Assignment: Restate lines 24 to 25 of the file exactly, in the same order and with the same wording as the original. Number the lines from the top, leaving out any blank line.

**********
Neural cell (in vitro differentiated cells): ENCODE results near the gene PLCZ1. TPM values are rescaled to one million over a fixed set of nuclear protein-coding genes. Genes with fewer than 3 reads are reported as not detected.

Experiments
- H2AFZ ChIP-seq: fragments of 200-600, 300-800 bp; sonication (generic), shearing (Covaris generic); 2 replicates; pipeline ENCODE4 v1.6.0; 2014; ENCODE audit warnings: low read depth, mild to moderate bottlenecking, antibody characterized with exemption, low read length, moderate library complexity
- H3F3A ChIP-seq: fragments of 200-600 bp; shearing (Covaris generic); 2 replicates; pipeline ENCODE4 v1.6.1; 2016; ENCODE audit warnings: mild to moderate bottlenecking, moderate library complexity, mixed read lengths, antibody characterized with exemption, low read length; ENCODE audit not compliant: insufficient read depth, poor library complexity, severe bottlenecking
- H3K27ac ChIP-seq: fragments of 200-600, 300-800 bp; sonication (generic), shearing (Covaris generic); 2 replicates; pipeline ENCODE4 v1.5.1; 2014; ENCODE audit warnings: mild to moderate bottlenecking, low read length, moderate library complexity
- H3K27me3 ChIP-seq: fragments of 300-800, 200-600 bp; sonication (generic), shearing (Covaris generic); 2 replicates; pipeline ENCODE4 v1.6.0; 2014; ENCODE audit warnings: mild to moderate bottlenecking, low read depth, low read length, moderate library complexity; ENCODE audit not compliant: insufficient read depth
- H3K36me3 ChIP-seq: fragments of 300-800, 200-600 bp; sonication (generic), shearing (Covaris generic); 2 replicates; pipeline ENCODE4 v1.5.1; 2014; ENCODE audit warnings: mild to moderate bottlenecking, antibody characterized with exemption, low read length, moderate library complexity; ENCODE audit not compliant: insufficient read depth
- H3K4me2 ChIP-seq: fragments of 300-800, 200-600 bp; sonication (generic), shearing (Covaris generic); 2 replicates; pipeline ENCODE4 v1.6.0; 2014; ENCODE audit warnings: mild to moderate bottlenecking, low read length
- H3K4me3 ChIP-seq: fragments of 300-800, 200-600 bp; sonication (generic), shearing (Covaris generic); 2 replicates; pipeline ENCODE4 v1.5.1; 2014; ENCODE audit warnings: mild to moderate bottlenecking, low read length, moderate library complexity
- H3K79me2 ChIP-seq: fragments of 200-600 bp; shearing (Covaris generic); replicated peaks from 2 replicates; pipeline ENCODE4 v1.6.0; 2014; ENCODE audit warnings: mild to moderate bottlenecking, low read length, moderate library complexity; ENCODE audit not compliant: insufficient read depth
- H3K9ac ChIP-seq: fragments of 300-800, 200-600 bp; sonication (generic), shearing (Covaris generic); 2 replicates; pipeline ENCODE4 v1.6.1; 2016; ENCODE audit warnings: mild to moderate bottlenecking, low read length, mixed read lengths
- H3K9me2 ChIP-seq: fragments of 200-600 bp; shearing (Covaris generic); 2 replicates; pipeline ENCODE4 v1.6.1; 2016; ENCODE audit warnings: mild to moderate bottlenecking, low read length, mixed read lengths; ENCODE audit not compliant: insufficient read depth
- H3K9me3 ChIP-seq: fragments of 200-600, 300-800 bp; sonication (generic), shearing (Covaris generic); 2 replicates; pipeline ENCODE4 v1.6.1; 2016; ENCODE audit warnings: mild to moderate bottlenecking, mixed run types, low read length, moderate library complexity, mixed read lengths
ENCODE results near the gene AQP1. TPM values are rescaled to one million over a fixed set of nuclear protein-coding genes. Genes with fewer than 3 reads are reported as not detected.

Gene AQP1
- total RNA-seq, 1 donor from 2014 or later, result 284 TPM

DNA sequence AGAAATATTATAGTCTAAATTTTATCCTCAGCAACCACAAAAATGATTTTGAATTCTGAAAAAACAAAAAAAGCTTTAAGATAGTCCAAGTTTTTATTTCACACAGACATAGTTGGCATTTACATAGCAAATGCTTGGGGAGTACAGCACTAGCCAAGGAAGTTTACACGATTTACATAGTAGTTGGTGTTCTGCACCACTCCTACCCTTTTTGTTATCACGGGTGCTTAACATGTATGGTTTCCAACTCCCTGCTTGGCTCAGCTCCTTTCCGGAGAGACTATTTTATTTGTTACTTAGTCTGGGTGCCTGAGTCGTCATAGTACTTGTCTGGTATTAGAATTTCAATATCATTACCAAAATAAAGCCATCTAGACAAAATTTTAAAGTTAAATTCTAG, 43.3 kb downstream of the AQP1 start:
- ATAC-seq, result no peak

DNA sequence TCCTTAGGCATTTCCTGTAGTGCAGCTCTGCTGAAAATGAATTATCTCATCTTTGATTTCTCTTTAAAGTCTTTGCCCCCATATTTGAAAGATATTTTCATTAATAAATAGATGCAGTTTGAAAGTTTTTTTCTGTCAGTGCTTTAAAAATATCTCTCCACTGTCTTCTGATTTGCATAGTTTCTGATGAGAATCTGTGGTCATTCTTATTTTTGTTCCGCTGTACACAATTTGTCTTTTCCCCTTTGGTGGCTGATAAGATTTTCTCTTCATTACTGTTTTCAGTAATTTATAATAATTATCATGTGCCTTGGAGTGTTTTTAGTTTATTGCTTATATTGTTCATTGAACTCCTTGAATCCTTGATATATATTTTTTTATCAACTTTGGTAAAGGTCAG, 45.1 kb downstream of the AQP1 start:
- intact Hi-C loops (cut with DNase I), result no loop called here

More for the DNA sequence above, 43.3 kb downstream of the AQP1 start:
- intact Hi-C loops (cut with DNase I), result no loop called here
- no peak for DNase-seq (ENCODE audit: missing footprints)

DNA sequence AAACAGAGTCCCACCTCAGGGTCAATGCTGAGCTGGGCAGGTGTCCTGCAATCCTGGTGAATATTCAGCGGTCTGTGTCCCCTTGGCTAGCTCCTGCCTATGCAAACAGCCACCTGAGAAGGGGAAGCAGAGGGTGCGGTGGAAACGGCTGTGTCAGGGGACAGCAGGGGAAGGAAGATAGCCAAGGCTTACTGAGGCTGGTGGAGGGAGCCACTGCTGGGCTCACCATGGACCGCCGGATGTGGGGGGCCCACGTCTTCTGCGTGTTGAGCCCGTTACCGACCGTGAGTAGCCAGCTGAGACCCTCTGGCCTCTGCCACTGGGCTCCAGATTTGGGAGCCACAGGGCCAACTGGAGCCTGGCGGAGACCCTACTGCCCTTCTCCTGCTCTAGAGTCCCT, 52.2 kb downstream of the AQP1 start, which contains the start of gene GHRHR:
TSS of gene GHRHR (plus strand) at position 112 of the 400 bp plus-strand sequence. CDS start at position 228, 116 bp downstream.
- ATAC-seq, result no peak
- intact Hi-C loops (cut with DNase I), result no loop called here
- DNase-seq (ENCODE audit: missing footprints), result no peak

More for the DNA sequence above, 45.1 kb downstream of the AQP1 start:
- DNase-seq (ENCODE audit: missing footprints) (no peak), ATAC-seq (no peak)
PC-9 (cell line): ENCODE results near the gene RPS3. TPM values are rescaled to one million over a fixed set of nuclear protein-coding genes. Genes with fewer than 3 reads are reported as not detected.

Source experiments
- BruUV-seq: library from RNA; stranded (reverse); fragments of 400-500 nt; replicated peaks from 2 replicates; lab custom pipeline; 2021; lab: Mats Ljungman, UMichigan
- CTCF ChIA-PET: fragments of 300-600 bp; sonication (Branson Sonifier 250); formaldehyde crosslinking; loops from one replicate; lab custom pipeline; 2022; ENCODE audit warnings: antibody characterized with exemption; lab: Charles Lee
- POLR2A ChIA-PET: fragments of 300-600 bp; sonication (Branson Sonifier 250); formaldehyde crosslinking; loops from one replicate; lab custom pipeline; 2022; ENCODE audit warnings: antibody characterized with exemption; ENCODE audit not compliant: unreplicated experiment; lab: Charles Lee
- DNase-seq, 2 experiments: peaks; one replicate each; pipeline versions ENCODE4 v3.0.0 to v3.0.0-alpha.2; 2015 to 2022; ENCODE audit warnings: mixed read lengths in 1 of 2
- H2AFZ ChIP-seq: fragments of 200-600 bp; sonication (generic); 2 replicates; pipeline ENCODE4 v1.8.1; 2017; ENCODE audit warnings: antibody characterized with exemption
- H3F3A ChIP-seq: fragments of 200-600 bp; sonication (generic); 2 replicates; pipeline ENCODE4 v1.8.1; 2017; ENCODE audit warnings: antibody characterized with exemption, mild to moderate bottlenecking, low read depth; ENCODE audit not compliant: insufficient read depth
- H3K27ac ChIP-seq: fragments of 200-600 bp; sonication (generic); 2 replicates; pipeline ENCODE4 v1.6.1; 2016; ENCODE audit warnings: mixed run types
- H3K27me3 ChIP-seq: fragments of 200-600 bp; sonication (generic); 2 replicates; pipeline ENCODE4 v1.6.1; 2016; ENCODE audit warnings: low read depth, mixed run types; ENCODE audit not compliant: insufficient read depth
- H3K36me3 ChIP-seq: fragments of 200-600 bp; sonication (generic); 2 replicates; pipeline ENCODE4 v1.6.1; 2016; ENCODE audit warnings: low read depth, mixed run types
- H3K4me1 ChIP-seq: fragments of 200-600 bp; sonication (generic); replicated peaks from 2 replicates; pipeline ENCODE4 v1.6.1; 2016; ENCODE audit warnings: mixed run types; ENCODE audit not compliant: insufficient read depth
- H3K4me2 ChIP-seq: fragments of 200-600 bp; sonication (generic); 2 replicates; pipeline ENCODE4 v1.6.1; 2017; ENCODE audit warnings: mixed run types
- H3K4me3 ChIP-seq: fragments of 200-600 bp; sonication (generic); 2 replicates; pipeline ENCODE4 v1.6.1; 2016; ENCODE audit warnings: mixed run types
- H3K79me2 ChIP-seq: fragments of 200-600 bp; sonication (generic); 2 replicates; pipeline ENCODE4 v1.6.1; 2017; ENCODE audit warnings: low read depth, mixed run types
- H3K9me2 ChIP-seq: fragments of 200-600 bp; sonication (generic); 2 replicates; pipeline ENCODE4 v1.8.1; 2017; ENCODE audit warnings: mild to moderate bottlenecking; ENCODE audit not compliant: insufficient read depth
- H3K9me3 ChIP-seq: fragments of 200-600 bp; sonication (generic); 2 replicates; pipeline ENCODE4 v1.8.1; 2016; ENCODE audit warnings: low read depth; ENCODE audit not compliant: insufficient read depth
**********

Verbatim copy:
DNA sequence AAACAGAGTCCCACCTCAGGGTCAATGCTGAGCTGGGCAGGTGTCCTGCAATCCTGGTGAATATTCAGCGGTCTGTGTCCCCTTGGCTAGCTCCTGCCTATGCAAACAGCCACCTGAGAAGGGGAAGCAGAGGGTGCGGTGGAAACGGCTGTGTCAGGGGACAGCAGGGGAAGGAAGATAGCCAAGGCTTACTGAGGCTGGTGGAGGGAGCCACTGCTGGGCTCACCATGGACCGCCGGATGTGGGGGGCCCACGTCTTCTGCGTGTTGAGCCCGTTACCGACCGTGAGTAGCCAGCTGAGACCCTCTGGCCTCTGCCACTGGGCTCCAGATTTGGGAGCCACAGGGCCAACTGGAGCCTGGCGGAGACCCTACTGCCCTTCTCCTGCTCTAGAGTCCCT, 52.2 kb downstream of the AQP1 start, which contains the start of gene GHRHR:
TSS of gene GHRHR (plus strand) at position 112 of the 400 bp plus-strand sequence. CDS start at position 228, 116 bp downstream.